On the one hand, manic energy is kind of cool. People pay attention to manic energy. It’s probably some primal part of our brain that can sense danger: “Even though that saber tooth tiger is not moving – just staring a hole in me, I can feel his energy and it is not warm and fuzzy. Back away from the tiger.”
Recovered alcoholics have two birthdays. Our belly-button birthday – the day we took our first breath – and our sober birthday – the day we took our last drink. We get presents for both.
I’m telling you this not because my sober birthday is coming up – August 27 is 13 years without a drink – but because we live a life divided. Our sobriety has given us a new life but it comes with price. Secrecy. Anonymity. I am speaking about the life we lead among our clan of fellow recovered alcoholics.
We have sayings – “Keep coming back it works if you work it” – and we have tokens of devotion – colored poker chips to denote lengths of sobriety. We have clubhouses and private meetings. But there are no dues for membership.
I am not knocking any of this. I love my sober life. I am telling you this because this is not always an easy way to live. Especially if you are a dual-diagnosed recovered alcoholic. For many of us, we have spent much of our lives either denying we had a problem, convincing ourselves that we could handle it, ignoring all of it and covering our tracks.
I had a hard time taking off my cape, cuffs and boots. I believed I was Wonder Woman and I was going to pull myself up by my bootstraps and out of this depression, dammit. I didn’t need no stinkin’ help. But things got worse. I stopped eating. I couldn’t work. I slept and slept and slept or struggled with insomnia. My thoughts raced. I looked like hell. But dammit, I was going to lick this.
Then one day I was sitting with some girlfriends who insisted that I do something. This was getting serious, they said. You need to see a doctor and get on some antidepressants. No freakin’ way. I’m not going to take drugs, I told them. Not me. Nuh-uh.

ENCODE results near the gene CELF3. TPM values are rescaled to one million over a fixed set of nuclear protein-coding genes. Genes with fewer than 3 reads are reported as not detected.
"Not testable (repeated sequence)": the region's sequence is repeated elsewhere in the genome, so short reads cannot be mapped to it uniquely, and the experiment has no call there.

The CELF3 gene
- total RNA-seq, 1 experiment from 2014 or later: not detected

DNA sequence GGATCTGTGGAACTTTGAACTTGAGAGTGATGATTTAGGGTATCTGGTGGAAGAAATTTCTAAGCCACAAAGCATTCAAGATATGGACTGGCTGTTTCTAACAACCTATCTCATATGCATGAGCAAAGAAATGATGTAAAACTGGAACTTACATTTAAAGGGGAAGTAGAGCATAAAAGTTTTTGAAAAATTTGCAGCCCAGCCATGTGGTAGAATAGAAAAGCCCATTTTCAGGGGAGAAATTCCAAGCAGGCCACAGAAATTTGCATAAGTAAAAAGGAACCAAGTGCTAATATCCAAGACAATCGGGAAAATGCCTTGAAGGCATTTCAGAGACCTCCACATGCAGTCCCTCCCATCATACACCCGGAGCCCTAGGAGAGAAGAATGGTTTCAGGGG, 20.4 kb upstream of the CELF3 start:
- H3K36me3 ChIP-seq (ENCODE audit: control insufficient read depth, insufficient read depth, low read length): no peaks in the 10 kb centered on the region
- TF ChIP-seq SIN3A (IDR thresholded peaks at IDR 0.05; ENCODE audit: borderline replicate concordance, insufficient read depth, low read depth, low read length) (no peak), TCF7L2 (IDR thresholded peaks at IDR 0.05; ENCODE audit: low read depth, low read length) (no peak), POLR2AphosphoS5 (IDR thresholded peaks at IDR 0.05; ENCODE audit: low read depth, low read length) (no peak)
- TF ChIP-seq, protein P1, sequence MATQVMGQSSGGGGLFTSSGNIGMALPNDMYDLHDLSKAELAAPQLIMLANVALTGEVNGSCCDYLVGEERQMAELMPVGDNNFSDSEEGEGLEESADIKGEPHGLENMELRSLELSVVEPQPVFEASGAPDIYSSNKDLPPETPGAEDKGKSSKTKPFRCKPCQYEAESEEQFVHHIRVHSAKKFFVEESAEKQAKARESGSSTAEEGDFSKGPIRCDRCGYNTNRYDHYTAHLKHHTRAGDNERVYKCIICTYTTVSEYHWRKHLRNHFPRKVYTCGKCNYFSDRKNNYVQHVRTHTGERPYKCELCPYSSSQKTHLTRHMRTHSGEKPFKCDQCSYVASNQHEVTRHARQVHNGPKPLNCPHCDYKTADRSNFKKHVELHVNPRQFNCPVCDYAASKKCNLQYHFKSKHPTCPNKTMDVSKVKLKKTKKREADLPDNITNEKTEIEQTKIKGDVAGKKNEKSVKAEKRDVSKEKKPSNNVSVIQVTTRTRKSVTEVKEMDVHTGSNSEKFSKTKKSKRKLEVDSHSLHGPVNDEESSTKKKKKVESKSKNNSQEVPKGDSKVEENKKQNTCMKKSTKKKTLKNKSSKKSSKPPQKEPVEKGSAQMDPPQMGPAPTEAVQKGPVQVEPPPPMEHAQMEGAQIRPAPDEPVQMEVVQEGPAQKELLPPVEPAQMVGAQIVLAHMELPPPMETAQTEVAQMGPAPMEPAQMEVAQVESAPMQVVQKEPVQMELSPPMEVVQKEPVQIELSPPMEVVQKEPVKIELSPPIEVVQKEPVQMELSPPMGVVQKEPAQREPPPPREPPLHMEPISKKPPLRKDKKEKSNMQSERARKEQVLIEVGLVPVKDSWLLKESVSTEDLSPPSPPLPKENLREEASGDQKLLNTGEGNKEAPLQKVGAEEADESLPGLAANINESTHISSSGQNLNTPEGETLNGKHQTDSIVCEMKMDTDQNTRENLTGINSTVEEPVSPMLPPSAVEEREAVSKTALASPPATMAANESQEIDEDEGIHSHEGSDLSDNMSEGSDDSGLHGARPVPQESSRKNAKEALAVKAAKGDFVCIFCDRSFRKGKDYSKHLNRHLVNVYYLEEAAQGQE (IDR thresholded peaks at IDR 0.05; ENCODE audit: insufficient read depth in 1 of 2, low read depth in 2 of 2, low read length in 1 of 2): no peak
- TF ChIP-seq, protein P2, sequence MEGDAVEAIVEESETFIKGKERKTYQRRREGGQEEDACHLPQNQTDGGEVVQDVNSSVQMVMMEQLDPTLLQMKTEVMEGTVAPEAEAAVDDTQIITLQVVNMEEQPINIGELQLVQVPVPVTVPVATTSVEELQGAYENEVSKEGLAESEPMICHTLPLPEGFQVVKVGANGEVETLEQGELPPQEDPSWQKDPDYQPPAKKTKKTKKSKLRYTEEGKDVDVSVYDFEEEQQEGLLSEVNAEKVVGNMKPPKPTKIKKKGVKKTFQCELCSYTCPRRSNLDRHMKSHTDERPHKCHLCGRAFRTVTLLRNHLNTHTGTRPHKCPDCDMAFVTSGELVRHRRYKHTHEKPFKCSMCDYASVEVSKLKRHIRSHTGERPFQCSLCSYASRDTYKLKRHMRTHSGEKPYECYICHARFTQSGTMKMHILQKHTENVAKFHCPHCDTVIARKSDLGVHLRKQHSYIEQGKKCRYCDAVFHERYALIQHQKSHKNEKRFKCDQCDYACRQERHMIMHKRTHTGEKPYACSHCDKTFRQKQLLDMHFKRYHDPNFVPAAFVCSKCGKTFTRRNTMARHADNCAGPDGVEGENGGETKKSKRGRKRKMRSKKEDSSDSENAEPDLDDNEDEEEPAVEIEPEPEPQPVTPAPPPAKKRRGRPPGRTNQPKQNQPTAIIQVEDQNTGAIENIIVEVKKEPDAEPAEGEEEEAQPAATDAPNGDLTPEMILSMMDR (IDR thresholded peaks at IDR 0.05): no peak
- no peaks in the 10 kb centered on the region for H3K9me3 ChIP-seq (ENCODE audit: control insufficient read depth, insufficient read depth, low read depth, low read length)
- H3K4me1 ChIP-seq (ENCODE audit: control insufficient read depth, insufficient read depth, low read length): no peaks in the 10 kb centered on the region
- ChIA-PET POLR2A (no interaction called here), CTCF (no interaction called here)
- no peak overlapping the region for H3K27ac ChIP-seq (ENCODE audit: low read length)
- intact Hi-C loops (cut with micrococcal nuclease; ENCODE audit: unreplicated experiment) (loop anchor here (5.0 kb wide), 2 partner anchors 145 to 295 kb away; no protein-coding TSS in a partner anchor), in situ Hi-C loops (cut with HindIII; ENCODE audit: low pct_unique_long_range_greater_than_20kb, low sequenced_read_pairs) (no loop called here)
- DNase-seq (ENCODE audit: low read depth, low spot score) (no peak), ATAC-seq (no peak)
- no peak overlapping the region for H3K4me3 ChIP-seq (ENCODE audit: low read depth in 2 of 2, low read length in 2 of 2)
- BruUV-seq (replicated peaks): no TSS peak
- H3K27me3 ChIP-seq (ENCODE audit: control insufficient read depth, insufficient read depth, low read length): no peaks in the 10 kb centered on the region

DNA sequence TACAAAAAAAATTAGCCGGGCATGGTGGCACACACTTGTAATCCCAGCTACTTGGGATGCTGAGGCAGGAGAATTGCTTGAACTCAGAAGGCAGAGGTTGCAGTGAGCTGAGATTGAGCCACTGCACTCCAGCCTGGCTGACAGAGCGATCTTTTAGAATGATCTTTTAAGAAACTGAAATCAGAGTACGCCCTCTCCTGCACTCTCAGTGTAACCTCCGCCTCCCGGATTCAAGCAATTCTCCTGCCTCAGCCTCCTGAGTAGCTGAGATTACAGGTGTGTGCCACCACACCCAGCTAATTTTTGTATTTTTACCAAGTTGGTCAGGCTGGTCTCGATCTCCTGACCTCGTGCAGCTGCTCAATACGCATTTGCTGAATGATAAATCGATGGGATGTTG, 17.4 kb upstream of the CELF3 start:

Then one of the girls – a woman who is fabulously successful, brilliant, funny and whom I admire immensely – said something that I will never forget: “Hey, I’m always on either hormones or antidepressants.” I had no idea. She said it like it was no big deal – like taking antidepressants was no bigger deal than taking Lipitor for high cholesterol.
I have often thought about running for office. Don’t laugh. I mean it.
As a journalist I have spent over three decades seeking and listening to all sides of a story. I am trained to be objective and fair. I know how to investigate, challenge and ask questions and I am not afraid to do it. I don’t suck up to anyone and I am not affiliated with any political party. I clean my own house and pull my weeds and do not have any undocumented workers on the payroll. I can handle deadlines and a chain-saw. I know how to live paycheck to paycheck.
It is not money or a skeleton in the closet that keeps me from running. It is my mental illnesses: alcoholism and hypomania. I am not ashamed of being an alcoholic or having a bipolar disorder. Actually, I think my illnesses would make me a better politician. Hitting bottom leaves you with genuine humility and no one works harder or thinks outside the box – waaaay outside the box – more than us folks with bipolar disorder. They are illnesses – just like any other illnesses, right?